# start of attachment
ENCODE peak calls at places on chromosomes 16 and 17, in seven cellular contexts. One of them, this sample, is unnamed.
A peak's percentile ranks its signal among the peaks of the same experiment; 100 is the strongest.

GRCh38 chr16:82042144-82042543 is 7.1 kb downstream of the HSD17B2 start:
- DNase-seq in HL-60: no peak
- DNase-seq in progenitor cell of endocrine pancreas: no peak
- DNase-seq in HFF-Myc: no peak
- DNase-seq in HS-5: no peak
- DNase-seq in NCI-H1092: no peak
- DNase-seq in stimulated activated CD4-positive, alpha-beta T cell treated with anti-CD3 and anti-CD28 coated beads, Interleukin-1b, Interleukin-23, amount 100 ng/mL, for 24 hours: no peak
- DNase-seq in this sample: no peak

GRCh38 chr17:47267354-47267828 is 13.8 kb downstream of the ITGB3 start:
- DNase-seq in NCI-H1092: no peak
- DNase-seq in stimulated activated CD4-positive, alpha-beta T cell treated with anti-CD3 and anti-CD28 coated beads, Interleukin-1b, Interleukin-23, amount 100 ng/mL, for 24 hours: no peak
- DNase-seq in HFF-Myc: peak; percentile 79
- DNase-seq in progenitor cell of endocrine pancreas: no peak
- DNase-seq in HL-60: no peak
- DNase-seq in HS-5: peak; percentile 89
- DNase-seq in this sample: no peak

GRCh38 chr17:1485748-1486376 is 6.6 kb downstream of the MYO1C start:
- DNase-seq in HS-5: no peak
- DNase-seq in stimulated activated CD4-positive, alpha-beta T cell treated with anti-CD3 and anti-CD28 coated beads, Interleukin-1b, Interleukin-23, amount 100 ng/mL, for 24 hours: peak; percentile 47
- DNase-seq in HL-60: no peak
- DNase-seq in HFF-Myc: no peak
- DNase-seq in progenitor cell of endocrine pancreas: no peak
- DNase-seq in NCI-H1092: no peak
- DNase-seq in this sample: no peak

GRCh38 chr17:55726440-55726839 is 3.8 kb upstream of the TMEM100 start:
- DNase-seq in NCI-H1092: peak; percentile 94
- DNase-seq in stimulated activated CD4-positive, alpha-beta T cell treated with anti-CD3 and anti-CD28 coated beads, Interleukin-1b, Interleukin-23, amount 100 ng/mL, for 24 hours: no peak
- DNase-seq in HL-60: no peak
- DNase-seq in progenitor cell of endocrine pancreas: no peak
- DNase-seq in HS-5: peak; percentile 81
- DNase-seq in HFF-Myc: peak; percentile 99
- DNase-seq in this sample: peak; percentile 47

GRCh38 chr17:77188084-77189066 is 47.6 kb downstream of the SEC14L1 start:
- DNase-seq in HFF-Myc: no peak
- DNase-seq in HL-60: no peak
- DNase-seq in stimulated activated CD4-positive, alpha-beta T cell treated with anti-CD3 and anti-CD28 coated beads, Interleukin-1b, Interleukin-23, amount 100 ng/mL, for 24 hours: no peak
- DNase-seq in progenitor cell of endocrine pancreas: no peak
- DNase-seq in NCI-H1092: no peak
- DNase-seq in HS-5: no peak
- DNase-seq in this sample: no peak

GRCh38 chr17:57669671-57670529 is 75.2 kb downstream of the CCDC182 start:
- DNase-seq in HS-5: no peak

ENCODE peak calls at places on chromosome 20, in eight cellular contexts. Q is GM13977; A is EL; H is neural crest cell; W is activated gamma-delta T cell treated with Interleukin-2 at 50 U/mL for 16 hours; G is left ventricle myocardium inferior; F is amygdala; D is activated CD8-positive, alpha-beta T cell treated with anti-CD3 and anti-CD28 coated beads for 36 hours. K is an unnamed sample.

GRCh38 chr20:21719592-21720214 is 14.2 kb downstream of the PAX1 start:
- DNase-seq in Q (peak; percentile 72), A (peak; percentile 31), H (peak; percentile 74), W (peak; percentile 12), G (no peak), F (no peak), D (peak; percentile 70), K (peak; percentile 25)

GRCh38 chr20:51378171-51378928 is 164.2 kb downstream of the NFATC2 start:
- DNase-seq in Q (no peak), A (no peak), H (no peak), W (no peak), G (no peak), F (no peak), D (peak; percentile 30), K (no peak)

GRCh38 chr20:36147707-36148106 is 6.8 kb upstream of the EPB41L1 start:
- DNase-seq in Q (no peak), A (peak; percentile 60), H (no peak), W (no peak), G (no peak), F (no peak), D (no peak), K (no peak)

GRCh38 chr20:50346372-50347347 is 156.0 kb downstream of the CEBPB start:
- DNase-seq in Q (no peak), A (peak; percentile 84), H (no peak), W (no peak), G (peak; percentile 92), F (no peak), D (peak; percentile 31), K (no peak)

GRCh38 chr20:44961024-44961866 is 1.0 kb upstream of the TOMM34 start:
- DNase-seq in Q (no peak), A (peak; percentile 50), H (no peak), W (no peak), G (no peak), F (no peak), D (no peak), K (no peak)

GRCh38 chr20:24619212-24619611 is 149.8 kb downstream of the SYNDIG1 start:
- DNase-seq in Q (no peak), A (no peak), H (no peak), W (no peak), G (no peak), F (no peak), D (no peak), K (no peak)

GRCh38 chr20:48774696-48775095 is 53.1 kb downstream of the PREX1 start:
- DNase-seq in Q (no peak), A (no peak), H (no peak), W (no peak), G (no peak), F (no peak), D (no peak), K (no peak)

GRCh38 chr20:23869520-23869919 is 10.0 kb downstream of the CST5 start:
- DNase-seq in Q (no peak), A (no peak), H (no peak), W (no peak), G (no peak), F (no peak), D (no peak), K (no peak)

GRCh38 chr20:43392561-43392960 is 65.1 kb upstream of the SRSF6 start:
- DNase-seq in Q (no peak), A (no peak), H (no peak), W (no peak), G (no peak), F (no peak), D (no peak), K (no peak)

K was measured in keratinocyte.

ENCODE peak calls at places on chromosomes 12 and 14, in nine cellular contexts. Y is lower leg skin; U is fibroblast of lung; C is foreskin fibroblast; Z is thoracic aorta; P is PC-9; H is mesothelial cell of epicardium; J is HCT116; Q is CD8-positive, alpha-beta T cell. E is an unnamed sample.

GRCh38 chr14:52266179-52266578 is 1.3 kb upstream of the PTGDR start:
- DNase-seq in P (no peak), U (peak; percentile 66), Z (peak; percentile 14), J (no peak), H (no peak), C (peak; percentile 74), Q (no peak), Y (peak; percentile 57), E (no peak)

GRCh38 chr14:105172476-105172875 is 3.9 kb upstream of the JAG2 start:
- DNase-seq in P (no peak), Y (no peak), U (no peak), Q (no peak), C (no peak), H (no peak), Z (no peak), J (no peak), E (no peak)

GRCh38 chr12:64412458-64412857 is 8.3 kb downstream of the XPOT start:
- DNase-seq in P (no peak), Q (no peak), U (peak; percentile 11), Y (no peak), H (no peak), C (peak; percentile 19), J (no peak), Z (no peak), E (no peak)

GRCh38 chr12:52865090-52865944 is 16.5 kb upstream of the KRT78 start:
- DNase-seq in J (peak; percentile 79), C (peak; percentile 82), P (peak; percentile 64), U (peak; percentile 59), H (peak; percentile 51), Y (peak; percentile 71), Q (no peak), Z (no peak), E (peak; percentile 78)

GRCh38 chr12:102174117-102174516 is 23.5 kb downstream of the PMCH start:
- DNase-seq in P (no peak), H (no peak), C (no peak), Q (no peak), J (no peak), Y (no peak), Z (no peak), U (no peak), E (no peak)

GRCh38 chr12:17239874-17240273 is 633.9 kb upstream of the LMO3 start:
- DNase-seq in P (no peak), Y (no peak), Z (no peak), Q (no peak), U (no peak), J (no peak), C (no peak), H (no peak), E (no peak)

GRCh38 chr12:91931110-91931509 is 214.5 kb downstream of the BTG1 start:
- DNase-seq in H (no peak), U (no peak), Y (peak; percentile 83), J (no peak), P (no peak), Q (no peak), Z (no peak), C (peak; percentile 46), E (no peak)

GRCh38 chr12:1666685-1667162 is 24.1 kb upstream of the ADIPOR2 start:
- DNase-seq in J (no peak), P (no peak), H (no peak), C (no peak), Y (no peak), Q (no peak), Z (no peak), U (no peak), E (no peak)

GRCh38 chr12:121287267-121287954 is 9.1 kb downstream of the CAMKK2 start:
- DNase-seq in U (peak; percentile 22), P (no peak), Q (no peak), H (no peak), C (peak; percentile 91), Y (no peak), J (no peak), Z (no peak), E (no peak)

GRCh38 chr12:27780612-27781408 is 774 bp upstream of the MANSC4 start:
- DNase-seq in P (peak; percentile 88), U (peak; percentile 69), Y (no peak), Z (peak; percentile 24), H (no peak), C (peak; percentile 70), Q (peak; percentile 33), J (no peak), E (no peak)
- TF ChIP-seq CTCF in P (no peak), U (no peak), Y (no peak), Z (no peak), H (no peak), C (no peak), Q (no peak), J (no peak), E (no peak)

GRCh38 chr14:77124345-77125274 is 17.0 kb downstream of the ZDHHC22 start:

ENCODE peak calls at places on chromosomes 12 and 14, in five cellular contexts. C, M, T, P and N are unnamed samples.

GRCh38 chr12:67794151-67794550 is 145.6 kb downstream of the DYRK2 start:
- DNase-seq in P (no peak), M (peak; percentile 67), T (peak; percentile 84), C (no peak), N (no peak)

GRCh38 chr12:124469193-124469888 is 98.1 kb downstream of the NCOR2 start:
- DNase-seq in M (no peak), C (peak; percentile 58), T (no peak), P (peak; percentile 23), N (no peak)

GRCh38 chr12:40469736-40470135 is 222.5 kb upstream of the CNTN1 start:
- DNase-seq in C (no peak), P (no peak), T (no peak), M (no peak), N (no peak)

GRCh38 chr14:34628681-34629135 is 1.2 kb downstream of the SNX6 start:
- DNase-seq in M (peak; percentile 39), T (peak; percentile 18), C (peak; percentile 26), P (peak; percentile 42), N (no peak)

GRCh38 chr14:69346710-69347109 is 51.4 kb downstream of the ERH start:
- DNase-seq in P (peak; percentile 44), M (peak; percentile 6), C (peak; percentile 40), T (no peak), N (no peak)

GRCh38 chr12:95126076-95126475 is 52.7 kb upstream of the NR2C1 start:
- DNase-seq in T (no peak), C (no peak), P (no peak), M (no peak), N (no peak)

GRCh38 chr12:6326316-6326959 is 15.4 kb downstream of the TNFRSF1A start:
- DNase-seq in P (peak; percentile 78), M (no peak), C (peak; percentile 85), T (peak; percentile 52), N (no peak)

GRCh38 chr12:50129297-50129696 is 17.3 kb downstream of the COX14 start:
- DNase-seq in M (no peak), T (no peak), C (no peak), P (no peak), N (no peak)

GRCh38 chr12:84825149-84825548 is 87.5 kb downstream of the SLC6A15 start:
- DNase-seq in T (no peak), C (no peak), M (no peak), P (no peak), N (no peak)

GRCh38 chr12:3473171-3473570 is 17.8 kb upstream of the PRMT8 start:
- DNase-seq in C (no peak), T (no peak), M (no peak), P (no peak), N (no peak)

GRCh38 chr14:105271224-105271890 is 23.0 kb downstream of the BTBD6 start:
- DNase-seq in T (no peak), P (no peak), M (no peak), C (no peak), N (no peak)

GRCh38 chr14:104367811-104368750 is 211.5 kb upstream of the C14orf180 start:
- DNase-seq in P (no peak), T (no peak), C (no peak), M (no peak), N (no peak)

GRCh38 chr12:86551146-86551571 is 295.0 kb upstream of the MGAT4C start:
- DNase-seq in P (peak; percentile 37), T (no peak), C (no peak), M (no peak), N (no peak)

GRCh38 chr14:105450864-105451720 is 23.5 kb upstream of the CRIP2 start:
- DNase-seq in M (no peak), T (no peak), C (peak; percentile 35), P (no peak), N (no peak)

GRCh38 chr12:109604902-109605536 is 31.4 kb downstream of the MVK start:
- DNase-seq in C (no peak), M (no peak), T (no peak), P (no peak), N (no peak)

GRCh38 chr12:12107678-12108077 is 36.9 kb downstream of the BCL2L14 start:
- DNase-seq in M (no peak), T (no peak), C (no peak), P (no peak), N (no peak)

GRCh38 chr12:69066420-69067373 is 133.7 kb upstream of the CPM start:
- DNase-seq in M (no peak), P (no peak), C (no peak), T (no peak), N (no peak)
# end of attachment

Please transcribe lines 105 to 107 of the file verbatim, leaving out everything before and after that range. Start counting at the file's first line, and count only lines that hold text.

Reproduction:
GRCh38 chr12:84825149-84825548 is 87.5 kb downstream of the SLC6A15 start:
- DNase-seq in T (no peak), C (no peak), M (no peak), P (no peak), N (no peak)

GRCh38 chr12:3473171-3473570 is 17.8 kb upstream of the PRMT8 start: